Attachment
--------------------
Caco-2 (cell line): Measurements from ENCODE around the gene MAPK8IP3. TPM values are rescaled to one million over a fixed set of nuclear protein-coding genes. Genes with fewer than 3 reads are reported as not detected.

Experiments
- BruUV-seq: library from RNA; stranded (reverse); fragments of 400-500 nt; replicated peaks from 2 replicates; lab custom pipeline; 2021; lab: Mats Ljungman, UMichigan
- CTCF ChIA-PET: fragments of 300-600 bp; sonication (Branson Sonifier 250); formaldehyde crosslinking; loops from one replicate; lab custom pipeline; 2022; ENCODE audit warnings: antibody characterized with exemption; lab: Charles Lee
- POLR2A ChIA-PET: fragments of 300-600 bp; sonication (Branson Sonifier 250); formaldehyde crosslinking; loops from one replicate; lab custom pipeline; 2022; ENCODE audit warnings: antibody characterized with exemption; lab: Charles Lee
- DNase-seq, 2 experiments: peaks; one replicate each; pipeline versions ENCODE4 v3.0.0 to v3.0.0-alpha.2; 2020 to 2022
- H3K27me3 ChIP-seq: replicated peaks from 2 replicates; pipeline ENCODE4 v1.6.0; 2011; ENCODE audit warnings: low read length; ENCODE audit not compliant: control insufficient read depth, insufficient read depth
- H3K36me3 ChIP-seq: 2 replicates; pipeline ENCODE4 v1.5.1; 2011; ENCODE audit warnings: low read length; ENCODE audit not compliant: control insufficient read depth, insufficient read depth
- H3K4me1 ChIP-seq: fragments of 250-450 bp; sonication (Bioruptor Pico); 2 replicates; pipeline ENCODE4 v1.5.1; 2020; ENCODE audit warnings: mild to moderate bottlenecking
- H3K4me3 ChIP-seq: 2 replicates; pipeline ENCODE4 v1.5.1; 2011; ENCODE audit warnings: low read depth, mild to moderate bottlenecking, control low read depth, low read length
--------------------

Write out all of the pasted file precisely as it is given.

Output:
Caco-2 (cell line): Measurements from ENCODE around the gene MAPK8IP3. TPM values are rescaled to one million over a fixed set of nuclear protein-coding genes. Genes with fewer than 3 reads are reported as not detected.

Experiments
- BruUV-seq: library from RNA; stranded (reverse); fragments of 400-500 nt; replicated peaks from 2 replicates; lab custom pipeline; 2021; lab: Mats Ljungman, UMichigan
- CTCF ChIA-PET: fragments of 300-600 bp; sonication (Branson Sonifier 250); formaldehyde crosslinking; loops from one replicate; lab custom pipeline; 2022; ENCODE audit warnings: antibody characterized with exemption; lab: Charles Lee
- POLR2A ChIA-PET: fragments of 300-600 bp; sonication (Branson Sonifier 250); formaldehyde crosslinking; loops from one replicate; lab custom pipeline; 2022; ENCODE audit warnings: antibody characterized with exemption; lab: Charles Lee
- DNase-seq, 2 experiments: peaks; one replicate each; pipeline versions ENCODE4 v3.0.0 to v3.0.0-alpha.2; 2020 to 2022
- H3K27me3 ChIP-seq: replicated peaks from 2 replicates; pipeline ENCODE4 v1.6.0; 2011; ENCODE audit warnings: low read length; ENCODE audit not compliant: control insufficient read depth, insufficient read depth
- H3K36me3 ChIP-seq: 2 replicates; pipeline ENCODE4 v1.5.1; 2011; ENCODE audit warnings: low read length; ENCODE audit not compliant: control insufficient read depth, insufficient read depth
- H3K4me1 ChIP-seq: fragments of 250-450 bp; sonication (Bioruptor Pico); 2 replicates; pipeline ENCODE4 v1.5.1; 2020; ENCODE audit warnings: mild to moderate bottlenecking
- H3K4me3 ChIP-seq: 2 replicates; pipeline ENCODE4 v1.5.1; 2011; ENCODE audit warnings: low read depth, mild to moderate bottlenecking, control low read depth, low read length